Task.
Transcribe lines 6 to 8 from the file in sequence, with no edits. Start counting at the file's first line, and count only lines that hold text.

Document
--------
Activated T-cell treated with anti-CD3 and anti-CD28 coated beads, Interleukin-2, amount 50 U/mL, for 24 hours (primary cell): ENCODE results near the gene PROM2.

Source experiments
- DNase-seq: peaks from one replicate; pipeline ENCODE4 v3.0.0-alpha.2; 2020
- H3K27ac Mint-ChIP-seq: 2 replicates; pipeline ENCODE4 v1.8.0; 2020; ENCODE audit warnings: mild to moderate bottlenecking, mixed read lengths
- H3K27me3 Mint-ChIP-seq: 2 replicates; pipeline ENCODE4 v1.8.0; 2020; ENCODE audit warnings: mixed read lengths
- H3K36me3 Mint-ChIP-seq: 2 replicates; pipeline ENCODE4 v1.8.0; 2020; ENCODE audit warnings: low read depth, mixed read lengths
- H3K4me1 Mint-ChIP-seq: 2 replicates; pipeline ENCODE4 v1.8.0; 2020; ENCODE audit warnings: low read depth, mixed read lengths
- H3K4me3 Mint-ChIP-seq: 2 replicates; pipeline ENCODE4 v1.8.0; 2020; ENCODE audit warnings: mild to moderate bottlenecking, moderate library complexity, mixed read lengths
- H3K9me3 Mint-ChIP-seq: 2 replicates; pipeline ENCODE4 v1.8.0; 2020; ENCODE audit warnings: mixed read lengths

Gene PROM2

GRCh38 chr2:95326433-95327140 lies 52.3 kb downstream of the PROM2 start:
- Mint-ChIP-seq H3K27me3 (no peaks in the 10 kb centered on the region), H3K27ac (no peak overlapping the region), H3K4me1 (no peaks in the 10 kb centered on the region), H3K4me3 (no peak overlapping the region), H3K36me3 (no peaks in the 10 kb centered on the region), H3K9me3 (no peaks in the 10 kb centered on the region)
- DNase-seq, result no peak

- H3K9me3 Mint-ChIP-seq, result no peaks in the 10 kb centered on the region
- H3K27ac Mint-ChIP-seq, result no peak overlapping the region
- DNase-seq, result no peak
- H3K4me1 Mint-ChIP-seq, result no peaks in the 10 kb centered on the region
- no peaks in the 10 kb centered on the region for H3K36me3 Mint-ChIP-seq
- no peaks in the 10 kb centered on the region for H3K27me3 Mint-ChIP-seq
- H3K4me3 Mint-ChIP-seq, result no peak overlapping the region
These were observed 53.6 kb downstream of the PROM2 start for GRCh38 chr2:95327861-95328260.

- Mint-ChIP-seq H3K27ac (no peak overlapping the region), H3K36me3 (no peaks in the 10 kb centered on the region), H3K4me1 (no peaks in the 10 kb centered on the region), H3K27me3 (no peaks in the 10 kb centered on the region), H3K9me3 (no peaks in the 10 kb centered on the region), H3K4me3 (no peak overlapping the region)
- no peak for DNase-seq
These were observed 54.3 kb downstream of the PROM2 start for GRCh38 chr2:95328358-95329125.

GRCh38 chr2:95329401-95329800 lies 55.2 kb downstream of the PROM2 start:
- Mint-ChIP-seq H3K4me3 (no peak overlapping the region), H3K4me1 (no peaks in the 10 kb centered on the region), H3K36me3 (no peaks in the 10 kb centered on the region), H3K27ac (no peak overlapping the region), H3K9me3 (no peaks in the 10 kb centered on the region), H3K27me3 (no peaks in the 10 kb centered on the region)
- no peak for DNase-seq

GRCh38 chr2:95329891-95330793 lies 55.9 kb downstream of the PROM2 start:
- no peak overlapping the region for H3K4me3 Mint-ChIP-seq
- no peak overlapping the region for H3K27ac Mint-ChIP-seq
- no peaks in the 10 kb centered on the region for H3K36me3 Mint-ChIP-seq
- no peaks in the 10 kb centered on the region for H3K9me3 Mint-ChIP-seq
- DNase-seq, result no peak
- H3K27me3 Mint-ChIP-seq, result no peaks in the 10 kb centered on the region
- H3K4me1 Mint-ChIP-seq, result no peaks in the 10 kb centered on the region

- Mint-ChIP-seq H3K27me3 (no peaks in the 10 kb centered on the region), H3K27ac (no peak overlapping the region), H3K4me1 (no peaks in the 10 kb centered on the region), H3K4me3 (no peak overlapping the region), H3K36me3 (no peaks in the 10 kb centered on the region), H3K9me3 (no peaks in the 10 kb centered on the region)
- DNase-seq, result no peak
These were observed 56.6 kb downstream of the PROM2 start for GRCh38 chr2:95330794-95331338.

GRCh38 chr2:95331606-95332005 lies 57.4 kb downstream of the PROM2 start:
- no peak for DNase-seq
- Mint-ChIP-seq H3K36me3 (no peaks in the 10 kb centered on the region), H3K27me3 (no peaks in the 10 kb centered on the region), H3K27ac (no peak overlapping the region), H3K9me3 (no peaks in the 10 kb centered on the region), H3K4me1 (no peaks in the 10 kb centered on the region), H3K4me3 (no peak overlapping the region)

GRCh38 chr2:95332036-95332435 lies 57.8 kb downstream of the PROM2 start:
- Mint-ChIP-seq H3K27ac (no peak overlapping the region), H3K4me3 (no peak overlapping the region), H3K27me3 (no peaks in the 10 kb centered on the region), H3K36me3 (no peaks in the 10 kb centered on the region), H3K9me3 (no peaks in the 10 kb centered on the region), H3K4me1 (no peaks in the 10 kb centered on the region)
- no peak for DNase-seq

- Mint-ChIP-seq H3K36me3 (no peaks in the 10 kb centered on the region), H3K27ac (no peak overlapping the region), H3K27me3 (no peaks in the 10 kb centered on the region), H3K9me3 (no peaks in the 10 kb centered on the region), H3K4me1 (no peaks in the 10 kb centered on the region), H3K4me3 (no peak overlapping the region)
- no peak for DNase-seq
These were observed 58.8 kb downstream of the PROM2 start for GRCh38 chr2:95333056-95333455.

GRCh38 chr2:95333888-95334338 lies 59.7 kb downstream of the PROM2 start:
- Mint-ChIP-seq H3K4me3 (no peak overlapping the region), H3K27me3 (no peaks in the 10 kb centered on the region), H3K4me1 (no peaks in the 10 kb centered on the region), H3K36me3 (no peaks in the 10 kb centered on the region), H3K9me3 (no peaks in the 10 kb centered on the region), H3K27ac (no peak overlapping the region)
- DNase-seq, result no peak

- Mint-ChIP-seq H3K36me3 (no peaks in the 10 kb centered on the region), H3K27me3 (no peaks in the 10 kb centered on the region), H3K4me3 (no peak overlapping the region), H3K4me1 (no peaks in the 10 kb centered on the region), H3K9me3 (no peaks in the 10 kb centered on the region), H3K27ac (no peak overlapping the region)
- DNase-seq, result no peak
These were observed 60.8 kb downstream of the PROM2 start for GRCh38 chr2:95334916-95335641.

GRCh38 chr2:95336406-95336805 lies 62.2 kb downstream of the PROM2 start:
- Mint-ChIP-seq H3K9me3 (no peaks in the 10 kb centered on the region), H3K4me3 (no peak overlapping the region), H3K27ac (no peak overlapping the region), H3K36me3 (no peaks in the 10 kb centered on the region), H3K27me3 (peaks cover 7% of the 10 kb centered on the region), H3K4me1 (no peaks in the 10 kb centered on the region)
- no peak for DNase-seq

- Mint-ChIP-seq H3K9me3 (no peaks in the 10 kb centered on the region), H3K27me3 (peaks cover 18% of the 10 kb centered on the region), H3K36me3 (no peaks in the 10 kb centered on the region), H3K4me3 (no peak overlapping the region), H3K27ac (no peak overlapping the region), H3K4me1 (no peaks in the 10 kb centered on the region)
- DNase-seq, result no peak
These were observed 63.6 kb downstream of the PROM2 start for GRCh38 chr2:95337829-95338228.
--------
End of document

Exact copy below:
- H3K36me3 Mint-ChIP-seq: 2 replicates; pipeline ENCODE4 v1.8.0; 2020; ENCODE audit warnings: low read depth, mixed read lengths
- H3K4me1 Mint-ChIP-seq: 2 replicates; pipeline ENCODE4 v1.8.0; 2020; ENCODE audit warnings: low read depth, mixed read lengths
- H3K4me3 Mint-ChIP-seq: 2 replicates; pipeline ENCODE4 v1.8.0; 2020; ENCODE audit warnings: mild to moderate bottlenecking, moderate library complexity, mixed read lengths